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Title: International taxation of cross-border digital commerce
Author: Kadikov, Artem
ISNI:       0000 0004 6346 4291
Awarding Body: University of Oxford
Current Institution: University of Oxford
Date of Award: 2015
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This thesis discusses jurisdiction to tax cross-border digital commerce. The primary objective is to consider the reasons for the erosion of jurisdictional links, or nexus, between countries and taxpayers' digital activities and evaluate possible solutions for addressing such nexus erosion. Whilst it is argued that digital commerce is impossible to ring-fence due to digital technologies transcending all industries, the main focus of this research is on automated business models as case studies for the broader tax issues applicable across the entire digital economy. Using cloud computing, online advertising and e-tailing models as examples of digital commerce in the narrow sense, this thesis demonstrates that the proxies for establishing jurisdictional nexus have become increasingly fluid, thereby challenging the traditional international tax regimes for profits and consumption taxation. Numerous policy solutions have been proposed in order to rectify nexus erosion, including global and territorial tax models. Unlike the previous research in this area, this thesis focuses on the nexus elements of such proposals and assesses their viability in the light of the wider Internet governance jurisprudence. Global tax solutions, such as global e-commerce taxes and formulary apportionment, are analysed in the context of the international governance regime for the technical Internet infrastructure. Territorial virtual tax solutions, such as virtual permanent establishments, withholding taxes and destination cash flow taxes, are considered in the light of the Internet jurisprudence on the 'effects' and 'targeting' nexus standards. It is argued that, given the lack of technical and political infrastructure, none of the proposed routes would be viable from a practical perspective in the near future. It is concluded, therefore, that a practical solution would involve retaining the traditional profits and consumption tax models, whilst testing a narrow version of the digital targeting nexus standard as a backstop anti-abuse measure. It is envisaged that the limited anti-avoidance provision would subsequently pave the way for a comprehensive long-term solution, as digitisation continues to transform global commerce.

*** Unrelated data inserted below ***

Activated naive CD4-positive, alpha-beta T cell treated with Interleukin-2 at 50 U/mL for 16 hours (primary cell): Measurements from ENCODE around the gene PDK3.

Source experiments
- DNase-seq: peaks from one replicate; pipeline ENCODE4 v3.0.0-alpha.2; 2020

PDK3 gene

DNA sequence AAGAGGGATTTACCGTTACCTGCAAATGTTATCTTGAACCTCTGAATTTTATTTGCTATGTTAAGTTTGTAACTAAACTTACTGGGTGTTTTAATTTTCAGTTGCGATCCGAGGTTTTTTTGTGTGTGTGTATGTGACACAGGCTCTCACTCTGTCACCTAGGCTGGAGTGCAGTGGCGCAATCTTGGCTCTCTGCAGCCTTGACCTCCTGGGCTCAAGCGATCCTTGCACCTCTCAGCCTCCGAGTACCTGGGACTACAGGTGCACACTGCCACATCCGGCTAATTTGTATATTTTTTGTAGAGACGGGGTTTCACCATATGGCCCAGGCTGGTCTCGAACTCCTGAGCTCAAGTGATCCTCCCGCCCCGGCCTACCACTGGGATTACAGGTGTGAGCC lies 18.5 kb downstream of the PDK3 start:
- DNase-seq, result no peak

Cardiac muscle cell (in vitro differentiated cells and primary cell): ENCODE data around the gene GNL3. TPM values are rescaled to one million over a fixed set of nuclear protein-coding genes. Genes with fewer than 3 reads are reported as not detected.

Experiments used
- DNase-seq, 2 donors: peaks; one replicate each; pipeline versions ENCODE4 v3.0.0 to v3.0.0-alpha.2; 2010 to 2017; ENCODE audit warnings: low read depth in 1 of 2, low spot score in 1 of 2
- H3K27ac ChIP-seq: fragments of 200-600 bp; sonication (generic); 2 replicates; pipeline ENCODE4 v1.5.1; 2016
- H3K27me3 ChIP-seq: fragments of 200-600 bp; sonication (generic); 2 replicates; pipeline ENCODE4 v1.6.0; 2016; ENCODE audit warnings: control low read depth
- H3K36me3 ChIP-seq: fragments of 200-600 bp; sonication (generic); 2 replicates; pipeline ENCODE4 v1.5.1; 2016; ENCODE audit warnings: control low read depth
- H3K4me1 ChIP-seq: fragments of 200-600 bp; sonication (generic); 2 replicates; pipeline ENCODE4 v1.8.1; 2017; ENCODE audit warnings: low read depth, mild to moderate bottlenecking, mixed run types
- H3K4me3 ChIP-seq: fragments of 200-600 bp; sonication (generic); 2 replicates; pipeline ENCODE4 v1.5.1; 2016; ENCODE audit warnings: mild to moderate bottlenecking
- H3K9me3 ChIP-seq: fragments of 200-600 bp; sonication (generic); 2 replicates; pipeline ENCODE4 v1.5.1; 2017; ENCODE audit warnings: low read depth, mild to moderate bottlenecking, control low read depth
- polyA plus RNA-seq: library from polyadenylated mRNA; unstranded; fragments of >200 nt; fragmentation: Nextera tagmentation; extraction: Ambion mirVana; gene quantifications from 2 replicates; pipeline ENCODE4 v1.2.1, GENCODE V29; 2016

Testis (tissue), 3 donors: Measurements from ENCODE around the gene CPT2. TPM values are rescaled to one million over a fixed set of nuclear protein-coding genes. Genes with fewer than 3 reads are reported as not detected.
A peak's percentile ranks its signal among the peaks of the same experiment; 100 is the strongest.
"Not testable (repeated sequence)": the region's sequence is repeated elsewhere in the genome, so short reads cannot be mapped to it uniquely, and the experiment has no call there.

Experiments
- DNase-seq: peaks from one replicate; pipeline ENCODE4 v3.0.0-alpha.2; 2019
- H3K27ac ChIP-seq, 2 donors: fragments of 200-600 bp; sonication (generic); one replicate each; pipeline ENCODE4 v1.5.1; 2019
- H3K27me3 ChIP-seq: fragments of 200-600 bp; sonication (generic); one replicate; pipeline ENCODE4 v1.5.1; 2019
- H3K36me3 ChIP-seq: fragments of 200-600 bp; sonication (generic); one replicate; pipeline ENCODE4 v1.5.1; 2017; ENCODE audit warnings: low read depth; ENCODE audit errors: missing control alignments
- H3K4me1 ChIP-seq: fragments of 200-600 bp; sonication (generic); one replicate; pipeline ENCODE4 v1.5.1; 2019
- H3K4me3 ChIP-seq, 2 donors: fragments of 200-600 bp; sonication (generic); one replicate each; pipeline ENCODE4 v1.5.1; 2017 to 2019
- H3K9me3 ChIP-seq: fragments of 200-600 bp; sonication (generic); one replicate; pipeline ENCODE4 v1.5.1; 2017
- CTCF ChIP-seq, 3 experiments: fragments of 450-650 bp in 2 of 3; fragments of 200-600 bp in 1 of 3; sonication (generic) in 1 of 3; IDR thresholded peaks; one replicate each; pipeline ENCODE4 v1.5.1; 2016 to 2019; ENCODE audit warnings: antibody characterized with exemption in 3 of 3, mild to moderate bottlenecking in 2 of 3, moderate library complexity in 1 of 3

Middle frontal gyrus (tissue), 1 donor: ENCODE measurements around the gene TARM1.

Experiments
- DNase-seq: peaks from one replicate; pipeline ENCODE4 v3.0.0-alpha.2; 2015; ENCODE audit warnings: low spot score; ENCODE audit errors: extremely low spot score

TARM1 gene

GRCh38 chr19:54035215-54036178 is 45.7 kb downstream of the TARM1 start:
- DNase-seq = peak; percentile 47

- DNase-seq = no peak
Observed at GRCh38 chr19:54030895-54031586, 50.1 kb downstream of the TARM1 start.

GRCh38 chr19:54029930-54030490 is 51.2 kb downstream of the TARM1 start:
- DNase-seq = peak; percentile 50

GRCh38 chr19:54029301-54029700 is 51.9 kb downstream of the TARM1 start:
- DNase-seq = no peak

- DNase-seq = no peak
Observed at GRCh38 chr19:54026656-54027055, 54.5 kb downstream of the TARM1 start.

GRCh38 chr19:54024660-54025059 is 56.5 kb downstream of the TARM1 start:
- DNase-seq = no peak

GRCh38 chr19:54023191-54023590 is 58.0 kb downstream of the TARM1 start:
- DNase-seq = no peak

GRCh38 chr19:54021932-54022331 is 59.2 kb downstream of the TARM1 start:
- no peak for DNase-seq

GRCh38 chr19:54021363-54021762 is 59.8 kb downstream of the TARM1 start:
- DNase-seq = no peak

Supervisor: Freedman, Judith Sponsor: Not available
Qualification Name: Thesis (Ph.D.) Qualification Level: Doctoral
EThOS ID:  DOI: Not available
Keywords: Digital communications--Law and legislation ; Taxation--Law and legislation ; Electronic commerce--Taxation